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Rescooped by Frédéric Liégeois from sustainable architecture
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Urban Farming: an Architect’s Answer to 'Green'?

Urban Farming: an Architect’s Answer to 'Green'? | Picto Communication Partner | Scoop.it

Sustainable. Local. Natural. Green. Architects talk about these words all the time but what do they really mean?


'To present the concept of Urban Farming, I’ve collected images of existing urban farms that are already “digging into” (on/over/through) the built environment – doing amazing things for food, people, cities, communities, and sustainability –  as well as conceptual urban farming architecture – projects which begin to rethink the word “farm,” especially in the urban environment, and offer a very bold response to the question, “What is Green Architecture?” Some of these ideas may seem pretty far-fetched, but I’ll bet not many people thought we’d be farming all over rooftops in NYC either! And they’re not only doing it, they’re doing it sustainably + successfully. Architecture could stand to learn a thing or 2 from these urban farms…'


Via Lauren Moss
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Norm Miller's curator insight, November 9, 2013 3:17 PM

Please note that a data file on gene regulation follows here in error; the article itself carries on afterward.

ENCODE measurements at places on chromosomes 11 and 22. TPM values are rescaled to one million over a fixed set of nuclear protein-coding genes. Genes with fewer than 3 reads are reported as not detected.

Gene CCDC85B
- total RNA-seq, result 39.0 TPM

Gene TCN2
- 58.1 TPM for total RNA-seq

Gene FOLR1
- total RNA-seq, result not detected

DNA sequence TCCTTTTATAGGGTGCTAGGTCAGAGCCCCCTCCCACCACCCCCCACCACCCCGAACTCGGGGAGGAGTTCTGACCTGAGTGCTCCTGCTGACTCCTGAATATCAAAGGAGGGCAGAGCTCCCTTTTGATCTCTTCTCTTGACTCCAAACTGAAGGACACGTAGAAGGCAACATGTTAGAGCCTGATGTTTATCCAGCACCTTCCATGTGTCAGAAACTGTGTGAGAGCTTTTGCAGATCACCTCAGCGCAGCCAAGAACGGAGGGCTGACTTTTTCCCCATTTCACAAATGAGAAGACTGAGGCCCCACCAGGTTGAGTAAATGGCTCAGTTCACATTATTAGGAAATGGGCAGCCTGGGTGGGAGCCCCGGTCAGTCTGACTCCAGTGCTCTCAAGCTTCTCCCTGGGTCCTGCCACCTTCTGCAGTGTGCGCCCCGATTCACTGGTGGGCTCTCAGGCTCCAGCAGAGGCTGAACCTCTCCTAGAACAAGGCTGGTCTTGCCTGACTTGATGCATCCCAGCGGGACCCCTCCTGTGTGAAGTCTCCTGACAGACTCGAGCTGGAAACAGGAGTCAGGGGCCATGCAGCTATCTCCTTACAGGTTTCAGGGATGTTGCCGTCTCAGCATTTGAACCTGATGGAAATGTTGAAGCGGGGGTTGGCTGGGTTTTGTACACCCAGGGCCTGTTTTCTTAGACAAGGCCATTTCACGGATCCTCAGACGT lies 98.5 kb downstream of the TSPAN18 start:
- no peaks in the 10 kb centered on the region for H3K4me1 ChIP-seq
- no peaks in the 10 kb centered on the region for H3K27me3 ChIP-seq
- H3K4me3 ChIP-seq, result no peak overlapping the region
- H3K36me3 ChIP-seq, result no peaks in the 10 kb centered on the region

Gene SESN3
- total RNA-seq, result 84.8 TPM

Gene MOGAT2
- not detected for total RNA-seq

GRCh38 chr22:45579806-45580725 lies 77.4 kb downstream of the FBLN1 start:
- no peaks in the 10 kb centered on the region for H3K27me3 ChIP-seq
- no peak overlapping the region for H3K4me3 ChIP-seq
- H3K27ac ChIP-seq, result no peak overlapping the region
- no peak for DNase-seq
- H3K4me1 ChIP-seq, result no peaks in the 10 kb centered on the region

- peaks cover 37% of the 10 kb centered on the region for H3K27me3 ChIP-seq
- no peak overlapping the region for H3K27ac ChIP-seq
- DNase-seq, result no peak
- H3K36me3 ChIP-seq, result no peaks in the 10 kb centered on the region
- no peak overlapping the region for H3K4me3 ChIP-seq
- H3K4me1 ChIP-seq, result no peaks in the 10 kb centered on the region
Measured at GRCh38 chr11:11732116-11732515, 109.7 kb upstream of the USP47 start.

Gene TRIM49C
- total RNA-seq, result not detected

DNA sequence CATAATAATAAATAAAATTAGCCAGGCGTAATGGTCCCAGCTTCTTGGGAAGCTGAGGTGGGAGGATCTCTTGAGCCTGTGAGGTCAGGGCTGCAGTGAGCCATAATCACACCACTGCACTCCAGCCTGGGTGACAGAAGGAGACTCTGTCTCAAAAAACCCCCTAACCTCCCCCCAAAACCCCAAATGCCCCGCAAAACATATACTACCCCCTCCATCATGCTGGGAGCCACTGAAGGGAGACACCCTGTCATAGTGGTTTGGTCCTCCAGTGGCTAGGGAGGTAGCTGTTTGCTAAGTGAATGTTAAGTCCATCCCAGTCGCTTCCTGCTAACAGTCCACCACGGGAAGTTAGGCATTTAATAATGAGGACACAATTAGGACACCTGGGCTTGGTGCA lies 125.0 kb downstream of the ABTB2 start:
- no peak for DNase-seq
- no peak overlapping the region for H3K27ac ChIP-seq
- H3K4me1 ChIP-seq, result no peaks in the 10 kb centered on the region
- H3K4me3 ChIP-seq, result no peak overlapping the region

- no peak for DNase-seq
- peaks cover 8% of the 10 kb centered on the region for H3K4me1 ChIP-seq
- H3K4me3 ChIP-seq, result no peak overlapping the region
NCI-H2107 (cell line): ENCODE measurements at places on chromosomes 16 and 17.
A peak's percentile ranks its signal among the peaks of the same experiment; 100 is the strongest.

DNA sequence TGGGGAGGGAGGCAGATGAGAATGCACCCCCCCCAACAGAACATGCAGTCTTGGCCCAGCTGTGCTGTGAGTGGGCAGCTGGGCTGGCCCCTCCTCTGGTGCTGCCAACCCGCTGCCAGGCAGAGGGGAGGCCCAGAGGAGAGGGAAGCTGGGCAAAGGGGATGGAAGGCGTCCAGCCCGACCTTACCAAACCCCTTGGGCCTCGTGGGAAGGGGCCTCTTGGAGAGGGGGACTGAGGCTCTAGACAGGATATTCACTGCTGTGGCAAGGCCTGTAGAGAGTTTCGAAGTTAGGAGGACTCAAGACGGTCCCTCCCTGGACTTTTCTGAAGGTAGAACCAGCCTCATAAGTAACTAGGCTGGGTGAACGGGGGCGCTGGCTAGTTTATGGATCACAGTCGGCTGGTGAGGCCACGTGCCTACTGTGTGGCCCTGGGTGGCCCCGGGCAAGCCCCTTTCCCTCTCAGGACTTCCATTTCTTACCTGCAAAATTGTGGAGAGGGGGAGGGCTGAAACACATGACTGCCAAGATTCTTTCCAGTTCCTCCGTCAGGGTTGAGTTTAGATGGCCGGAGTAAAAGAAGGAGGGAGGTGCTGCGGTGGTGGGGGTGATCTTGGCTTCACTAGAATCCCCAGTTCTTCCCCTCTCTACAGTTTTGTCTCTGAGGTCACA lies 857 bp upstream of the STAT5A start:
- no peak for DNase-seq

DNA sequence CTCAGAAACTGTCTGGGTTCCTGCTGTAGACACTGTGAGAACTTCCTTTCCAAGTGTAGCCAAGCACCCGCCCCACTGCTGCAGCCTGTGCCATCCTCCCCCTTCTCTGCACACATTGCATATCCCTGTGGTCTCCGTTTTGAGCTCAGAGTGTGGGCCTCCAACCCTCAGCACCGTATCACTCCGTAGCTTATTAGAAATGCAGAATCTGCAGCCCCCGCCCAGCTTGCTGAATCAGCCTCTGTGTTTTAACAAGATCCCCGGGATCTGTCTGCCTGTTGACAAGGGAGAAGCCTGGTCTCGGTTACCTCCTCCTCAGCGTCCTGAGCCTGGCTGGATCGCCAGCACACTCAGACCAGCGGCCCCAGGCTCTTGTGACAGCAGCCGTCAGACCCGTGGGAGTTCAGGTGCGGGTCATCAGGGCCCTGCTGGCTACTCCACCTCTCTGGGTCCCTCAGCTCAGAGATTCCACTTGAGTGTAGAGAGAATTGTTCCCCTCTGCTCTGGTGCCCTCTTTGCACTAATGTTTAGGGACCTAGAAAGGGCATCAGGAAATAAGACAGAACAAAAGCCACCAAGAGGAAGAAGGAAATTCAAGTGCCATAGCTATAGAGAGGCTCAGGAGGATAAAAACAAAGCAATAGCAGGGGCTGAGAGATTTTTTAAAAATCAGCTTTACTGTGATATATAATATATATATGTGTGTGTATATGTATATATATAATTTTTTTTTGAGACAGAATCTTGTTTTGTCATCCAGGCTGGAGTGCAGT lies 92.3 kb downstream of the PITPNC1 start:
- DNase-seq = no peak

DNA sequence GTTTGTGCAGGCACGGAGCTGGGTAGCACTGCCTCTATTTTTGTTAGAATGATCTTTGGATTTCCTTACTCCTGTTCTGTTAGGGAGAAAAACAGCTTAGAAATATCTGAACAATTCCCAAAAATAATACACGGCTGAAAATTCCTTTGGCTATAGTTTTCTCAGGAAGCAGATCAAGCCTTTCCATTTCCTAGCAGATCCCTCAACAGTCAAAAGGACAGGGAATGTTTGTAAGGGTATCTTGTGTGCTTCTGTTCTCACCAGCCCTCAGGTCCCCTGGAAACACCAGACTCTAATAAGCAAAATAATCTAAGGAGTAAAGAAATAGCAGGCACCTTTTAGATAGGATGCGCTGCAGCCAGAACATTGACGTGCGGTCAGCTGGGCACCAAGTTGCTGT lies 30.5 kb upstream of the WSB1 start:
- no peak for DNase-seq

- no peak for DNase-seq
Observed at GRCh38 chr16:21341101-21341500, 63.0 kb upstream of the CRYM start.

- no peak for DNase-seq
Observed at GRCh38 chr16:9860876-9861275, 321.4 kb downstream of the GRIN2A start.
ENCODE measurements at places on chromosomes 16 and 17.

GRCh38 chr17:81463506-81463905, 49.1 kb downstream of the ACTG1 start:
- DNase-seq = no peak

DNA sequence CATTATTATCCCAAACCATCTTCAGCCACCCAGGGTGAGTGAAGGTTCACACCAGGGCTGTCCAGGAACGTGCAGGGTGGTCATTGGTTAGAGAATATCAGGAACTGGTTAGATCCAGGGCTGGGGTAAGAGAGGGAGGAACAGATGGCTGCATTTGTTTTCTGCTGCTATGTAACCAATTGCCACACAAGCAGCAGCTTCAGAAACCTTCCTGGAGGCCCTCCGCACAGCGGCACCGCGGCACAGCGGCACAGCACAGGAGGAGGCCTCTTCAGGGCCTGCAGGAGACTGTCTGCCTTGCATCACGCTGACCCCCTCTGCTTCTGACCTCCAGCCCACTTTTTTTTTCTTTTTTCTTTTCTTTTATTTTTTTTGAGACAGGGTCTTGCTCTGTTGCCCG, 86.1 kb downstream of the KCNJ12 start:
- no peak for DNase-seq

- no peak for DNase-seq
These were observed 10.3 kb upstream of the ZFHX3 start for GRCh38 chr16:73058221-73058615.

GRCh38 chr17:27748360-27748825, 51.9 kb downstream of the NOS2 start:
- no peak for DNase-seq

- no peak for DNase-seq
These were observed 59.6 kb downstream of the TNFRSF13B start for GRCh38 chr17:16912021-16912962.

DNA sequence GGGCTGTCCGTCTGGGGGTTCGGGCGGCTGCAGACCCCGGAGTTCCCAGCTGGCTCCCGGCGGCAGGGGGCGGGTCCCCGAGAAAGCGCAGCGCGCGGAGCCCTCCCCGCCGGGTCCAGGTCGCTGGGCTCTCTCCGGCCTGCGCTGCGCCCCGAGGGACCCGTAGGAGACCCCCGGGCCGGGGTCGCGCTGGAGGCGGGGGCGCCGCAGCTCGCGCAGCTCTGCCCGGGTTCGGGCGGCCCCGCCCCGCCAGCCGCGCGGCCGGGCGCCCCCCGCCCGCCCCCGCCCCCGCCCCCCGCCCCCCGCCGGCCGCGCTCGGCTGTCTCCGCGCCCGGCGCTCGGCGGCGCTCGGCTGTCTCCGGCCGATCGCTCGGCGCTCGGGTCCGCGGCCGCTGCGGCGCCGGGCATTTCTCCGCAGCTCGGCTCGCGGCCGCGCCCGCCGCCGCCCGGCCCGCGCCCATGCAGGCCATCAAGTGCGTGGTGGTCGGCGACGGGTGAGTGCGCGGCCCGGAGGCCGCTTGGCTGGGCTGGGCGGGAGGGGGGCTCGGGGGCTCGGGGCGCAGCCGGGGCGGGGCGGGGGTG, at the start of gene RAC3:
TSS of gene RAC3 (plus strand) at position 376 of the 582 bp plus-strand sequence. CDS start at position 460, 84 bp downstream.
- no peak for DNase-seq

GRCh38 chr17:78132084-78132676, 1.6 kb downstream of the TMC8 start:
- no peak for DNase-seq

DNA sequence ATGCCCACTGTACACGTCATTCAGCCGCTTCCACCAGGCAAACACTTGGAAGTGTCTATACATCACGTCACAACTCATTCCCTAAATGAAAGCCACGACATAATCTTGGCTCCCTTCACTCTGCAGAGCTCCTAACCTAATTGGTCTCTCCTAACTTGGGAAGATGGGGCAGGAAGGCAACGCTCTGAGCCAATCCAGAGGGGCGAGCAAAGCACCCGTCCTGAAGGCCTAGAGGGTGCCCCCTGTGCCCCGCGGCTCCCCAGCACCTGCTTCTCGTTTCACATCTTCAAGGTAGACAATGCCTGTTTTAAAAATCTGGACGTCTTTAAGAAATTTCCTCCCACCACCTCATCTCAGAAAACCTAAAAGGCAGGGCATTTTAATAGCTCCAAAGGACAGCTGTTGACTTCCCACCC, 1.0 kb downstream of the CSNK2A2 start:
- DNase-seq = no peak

We keep hearing about urban farming.  It seems the key is good design.  Microsfot also uses some indoor gardens.

Lenni Morkel-Kingsbury's curator insight, November 9, 2013 4:35 PM

RE comment that some of these ideas seem pretty far fetched...sad that we feel we need to temper ideas with statements  like this.Once upon a time landing on the moon and having personal computers also seemed far fetched. Thinking beyond current boundaries is what is needed to tackle issues of food production and sustainable living for the future , now!

 

"Naively ambitious, maybe. But as a twitter-mate noted, “creating food AND jobs and making productive use of vacant land and changing the urban landscape in a huge way!” is in my opinion extremely exciting and worth every effort of that ambition!"

 

.....I couldn't agree more!

Let' s get inspired and figure out how to make  far fetched  ideas work and work sustainably and effectively. 

Lili Dávila's curator insight, December 6, 2013 4:35 PM

Another green design to go local...

Rescooped by Frédéric Liégeois from Développement durable et efficacité énergétique
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IBM's Smarter Cities Billboard Campaign

IBM's Smarter Cities Billboard Campaign | Picto Communication Partner | Scoop.it

Billboards are meant to distract and annoy, to draw attention and to not fit in. In its recent on-street ad campaign, IBM promotes its People for Smart Cities Program with billboards that are even more invasive.

Ogilvy & Mather France took the concept of the board and bent it into shapes that could – with some effort – be seen as solutions for a somewhat smarter city, London and Paris in this case. A board bends to become a bench, a rain shelter or a ramp over stairs.

Learn more at IBM’s Smarter Planet, Smarter Cities site...


Via Lauren Moss, Stephane Bilodeau
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Rescooped by Frédéric Liégeois from Urbanisme